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Jan 26, 2024, 2:34pm EST
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UN, EU condemn Alabama nitrogen gas execution

Insights from NPR, PBS, Gallup, and ACLU

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The News

The United Nations and European Union led calls condemning Alabama for executing a prisoner using nitrogen gas, the first use of a new method of capital punishment in the U.S. since lethal injections in 1984.

Kenneth Eugene Smith, who was convicted of murder in 1996, was pronounced dead at 8:25 p.m. — roughly half an hour after the execution started at 7:53 p.m., according to the Commissioner of the Alabama Department of Corrections.

Alabama officials had previously said that they expected he would lose consciousness within seconds and die within minutes.

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Alabama has a track record of carrying out botched executions

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Source:  
NPR

In 2022 Alabama saw several botched execution attempts — most of which were halted because executioners failed to set up IV lines or find inmates’ veins. The killing of prisoner Joe Nathan James that year is believed to be one of the “longest executions in U.S. history,” NPR reported after executioners took hours to set up a drip for the prisoner. Kenneth Eugene Smith also faced a failed execution attempt by lethal injection that same year where the administrators failed to insert an IV into his veins. Afterward, he told NPR: “They were just sticking me over and over, going in the same hole like a freaking sewing machine.” While on a tour of the room where Smith would be executed Friday, the inmate’s spiritual adviser Rev. Dr. Jeff Hood noticed that two oxygen monitors were unplugged. Hood said that the warden leading the tour also avoided questions about safety protocols. “What I saw did nothing to minimize my fears,” Hood said to NPR. “It only increased my fears of the incompetence.”

The execution is slammed by domestic and international critics, who call it torture

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PBS, U.N. High Commissioner for Human Rights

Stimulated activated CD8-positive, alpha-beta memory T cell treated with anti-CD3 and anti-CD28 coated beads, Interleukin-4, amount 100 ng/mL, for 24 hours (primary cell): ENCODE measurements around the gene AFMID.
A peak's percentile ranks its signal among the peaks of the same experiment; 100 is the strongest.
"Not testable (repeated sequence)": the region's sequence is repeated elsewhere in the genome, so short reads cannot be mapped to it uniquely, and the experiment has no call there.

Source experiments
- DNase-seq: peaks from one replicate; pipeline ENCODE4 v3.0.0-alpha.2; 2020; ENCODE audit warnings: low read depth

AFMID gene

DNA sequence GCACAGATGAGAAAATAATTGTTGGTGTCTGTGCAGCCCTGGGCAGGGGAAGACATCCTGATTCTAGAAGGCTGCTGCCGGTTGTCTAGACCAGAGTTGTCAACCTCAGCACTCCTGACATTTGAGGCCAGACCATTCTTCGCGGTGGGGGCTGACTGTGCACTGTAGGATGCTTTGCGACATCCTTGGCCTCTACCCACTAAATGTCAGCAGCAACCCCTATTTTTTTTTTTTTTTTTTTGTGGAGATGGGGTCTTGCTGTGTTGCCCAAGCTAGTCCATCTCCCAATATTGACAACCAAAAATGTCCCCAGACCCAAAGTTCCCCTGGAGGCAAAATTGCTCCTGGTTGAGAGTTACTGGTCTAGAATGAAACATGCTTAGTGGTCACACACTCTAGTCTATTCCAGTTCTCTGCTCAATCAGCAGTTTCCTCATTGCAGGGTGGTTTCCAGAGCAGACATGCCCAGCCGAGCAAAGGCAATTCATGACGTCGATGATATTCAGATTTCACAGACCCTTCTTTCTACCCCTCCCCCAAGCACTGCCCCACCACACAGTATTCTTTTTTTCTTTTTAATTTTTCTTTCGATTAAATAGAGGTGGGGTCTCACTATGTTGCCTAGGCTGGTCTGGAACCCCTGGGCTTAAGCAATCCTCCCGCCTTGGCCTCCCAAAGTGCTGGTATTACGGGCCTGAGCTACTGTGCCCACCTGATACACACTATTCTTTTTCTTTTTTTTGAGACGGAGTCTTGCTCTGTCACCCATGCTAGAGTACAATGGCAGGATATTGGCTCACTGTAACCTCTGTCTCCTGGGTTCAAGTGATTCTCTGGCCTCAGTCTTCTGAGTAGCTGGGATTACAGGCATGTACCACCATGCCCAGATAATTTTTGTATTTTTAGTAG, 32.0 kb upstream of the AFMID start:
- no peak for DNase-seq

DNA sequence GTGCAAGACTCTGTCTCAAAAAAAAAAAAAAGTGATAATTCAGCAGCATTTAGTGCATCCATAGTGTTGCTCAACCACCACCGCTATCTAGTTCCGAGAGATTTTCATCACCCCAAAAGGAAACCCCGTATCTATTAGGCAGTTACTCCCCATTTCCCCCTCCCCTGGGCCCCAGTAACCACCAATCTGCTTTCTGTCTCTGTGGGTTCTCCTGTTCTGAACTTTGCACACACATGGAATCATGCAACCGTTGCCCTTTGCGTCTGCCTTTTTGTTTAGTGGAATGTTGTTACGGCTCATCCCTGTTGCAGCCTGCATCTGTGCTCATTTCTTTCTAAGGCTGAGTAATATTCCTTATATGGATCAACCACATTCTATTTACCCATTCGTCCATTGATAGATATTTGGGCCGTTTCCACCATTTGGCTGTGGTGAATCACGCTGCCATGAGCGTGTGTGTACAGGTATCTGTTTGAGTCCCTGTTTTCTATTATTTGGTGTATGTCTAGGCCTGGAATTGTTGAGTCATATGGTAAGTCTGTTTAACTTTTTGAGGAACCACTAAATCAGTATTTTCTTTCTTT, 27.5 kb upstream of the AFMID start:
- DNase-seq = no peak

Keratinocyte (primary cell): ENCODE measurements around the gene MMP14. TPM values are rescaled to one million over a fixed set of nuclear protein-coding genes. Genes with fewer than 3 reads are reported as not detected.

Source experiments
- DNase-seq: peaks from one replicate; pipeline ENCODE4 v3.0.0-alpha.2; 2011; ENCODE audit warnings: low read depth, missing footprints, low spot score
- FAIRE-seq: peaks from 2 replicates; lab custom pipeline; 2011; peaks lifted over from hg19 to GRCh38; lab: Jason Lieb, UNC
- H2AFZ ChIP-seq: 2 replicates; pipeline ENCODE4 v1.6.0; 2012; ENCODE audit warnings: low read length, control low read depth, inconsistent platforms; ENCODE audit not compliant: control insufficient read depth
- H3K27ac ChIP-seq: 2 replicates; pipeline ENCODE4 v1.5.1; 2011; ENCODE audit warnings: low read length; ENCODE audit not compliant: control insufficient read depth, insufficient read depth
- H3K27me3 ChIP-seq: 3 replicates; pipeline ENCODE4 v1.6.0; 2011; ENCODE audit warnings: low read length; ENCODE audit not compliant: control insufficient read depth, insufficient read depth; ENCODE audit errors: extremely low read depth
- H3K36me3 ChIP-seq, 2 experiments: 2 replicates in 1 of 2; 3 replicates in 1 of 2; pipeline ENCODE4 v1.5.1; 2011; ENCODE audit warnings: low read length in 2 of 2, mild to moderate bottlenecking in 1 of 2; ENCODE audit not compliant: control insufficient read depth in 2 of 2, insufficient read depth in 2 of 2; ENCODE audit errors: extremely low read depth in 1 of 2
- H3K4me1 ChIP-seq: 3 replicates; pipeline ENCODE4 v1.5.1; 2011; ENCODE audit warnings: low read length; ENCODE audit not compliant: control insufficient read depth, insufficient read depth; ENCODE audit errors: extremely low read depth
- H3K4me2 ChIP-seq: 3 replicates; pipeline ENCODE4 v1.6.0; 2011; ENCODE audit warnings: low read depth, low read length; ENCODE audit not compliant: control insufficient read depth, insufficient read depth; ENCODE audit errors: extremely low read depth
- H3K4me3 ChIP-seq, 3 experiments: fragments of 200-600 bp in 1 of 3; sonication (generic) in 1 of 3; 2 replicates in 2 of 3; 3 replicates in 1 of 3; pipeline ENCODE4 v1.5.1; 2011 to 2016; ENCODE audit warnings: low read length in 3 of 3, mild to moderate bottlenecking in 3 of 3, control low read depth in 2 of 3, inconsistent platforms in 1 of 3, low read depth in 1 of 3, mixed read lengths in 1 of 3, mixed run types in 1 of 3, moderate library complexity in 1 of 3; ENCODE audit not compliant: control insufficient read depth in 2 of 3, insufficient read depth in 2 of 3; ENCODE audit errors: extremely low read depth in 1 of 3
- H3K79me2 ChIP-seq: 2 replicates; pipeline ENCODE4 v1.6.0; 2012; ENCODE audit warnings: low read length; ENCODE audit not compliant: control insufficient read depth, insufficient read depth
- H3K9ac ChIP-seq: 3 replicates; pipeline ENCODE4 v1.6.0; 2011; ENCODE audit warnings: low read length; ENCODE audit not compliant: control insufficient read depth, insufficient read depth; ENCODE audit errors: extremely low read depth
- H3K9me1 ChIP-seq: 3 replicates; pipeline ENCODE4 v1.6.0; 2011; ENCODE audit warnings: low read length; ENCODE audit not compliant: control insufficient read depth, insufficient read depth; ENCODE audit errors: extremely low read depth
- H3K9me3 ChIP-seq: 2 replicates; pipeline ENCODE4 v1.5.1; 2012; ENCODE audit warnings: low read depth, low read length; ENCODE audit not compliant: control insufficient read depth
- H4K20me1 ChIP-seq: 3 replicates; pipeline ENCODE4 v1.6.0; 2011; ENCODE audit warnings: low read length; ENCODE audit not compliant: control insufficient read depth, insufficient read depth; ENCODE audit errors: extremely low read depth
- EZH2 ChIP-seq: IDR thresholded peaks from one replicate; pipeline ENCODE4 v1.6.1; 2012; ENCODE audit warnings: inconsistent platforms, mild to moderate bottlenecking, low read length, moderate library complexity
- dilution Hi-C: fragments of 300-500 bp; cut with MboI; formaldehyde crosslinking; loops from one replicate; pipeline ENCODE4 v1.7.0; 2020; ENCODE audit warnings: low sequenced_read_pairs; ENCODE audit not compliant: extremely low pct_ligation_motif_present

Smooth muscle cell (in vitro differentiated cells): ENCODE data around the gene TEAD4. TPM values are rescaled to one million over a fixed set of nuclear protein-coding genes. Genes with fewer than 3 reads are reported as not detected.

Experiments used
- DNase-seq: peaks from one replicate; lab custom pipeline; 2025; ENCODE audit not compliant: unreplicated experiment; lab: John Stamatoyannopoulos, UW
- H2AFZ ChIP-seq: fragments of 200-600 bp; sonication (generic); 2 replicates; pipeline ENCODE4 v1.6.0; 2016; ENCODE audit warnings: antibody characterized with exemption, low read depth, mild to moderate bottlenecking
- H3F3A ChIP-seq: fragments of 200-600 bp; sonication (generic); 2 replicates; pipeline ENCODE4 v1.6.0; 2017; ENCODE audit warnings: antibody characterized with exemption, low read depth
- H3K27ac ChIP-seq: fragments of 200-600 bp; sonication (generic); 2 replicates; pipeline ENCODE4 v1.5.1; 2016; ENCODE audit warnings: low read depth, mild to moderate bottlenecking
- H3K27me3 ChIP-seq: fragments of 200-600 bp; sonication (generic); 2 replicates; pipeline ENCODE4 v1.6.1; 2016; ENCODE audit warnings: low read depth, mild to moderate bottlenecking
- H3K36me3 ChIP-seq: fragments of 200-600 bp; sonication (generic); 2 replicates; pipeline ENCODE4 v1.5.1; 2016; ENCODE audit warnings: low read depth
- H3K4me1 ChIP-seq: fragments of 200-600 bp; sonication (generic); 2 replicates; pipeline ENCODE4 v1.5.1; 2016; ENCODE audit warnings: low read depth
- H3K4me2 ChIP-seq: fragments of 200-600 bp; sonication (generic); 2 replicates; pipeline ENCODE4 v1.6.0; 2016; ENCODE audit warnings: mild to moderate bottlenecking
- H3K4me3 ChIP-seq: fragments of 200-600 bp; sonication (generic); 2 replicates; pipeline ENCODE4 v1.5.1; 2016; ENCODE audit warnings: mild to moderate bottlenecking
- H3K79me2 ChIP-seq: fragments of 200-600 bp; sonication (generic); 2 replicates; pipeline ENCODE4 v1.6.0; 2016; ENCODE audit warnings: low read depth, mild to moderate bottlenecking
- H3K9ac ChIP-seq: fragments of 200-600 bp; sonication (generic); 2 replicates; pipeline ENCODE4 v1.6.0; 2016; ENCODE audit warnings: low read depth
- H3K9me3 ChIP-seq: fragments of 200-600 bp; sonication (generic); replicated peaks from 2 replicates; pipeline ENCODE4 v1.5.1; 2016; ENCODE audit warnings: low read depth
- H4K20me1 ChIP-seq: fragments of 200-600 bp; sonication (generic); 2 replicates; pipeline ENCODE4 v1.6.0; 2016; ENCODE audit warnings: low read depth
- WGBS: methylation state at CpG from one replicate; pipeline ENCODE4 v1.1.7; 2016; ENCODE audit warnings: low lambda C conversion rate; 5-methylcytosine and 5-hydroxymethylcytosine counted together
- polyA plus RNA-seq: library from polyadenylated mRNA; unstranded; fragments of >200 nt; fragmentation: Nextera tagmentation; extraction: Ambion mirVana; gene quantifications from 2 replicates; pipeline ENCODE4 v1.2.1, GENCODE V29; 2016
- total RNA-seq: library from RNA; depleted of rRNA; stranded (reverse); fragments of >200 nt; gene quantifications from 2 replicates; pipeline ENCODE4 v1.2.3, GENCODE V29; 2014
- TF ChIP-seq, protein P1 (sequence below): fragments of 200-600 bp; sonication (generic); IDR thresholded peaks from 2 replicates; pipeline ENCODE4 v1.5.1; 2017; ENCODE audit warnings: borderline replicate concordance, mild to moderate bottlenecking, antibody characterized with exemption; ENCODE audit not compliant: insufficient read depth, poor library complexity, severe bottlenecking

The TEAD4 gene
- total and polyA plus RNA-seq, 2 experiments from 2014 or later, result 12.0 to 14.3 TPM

Smith’s attorneys said that Alabama was making the inmate a “test subject” for an experimental execution method, arguing that it violated a constitutional ban on “cruel and unusual punishment,” PBS reported. Just hours before the killing, the U.S. Supreme Court rejected Smith’s bid to halt the execution by nitrogen gas — drawing fury from liberal justices, who argued that Alabama was treating Smith like a “guinea pig.” “The world is watching,” said one justice. The U.N. High Commissioner for Human Rights Volker Türk also condemned the execution, saying that “suffocation by nitrogen gas may amount to torture or cruel, inhuman or degrading treatment.” Türk also urged all states to place a moratorium on the use of the death penalty, regardless of the method — “as a step towards universal abolition,” he said.

For the first time, most Americans don’t think the death penalty is fairly applied

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Sources:  
Gallup, Associated Press, ACLU

A record-high 50% of Americans believe that the death penalty is unjustly applied, Gallup found in a poll conducted late last year, saying the data shows that support for executions is the lowest in five decades. The results come just three years after Virginia became the first Southern state to abolish capital punishment and two years after California moved to dismantle the country’s largest death row. “The prospect of your ending up on death row has more to do with your wealth and race than it does your guilt and innocence,” said California Gov. Gavin Newsom, who led the move to impose a moratorium on executions in the state, to the Associated Press. People of color in the U.S. account for a disproportionate 43% of total executions since 1976 and comprise 55% of those currently on death row, according to the American Civil Liberties Union.

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